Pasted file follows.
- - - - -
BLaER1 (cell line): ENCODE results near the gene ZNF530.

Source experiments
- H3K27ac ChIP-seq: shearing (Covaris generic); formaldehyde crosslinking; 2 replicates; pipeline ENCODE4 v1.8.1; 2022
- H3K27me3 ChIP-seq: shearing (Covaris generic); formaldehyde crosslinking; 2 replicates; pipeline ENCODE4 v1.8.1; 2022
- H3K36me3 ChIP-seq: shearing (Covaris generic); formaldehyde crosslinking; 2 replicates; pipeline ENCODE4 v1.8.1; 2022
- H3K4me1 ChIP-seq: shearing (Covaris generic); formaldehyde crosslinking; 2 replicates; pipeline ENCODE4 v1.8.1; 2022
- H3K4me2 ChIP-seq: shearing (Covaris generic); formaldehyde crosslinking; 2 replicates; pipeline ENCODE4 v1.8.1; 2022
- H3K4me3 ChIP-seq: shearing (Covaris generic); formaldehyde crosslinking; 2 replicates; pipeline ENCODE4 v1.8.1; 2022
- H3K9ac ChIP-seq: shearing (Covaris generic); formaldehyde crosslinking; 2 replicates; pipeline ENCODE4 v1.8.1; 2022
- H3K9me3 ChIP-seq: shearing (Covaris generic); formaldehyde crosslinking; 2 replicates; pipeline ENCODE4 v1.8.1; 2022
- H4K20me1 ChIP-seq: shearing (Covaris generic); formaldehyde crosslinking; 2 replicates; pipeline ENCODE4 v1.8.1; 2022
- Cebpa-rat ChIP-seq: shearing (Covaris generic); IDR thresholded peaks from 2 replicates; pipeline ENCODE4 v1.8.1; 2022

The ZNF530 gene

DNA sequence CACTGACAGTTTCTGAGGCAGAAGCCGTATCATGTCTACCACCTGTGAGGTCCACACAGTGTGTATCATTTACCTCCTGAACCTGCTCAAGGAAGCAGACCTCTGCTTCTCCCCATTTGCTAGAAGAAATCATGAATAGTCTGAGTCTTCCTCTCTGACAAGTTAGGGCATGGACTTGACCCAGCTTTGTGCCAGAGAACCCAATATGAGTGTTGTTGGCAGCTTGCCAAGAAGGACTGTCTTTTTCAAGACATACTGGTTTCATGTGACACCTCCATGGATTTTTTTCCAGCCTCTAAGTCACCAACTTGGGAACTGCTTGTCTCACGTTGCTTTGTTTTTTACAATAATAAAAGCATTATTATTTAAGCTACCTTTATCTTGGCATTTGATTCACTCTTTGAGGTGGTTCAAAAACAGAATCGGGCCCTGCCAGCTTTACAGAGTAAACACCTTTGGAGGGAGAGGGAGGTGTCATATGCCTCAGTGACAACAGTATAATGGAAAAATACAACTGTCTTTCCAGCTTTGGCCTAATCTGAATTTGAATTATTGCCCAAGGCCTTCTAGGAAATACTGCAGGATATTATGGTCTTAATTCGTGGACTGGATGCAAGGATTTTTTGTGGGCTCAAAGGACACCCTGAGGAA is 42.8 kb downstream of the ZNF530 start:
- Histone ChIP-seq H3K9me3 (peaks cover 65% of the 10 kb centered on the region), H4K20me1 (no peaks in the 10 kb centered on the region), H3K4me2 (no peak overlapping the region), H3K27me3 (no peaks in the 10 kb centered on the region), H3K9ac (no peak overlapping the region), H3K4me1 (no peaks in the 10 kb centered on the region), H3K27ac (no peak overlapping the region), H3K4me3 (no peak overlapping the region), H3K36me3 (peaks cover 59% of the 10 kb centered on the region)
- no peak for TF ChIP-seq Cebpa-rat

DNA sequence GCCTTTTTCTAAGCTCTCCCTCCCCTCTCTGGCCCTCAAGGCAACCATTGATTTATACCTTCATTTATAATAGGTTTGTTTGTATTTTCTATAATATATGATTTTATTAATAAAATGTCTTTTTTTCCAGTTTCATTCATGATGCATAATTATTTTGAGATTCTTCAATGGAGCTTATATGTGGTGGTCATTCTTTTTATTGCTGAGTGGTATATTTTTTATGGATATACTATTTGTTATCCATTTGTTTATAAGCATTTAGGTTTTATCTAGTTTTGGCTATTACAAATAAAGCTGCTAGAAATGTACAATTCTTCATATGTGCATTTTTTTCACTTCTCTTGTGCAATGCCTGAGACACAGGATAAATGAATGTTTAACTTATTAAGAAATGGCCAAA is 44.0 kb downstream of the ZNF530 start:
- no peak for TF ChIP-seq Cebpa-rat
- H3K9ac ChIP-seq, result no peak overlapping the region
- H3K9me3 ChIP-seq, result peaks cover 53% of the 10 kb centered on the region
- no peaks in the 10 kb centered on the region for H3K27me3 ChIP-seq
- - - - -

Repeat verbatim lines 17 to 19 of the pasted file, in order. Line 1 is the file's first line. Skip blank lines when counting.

DNA sequence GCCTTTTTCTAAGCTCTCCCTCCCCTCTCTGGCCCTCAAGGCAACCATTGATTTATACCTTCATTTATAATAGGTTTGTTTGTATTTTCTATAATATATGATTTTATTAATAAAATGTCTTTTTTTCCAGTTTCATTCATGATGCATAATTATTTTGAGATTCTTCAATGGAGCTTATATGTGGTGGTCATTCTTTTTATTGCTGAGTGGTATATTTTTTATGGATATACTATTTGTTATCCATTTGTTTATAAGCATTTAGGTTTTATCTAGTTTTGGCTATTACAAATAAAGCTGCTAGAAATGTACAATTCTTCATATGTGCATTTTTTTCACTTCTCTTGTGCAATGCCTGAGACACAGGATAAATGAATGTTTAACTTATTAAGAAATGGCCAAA is 44.0 kb downstream of the ZNF530 start:
- no peak for TF ChIP-seq Cebpa-rat
- H3K9ac ChIP-seq, result no peak overlapping the region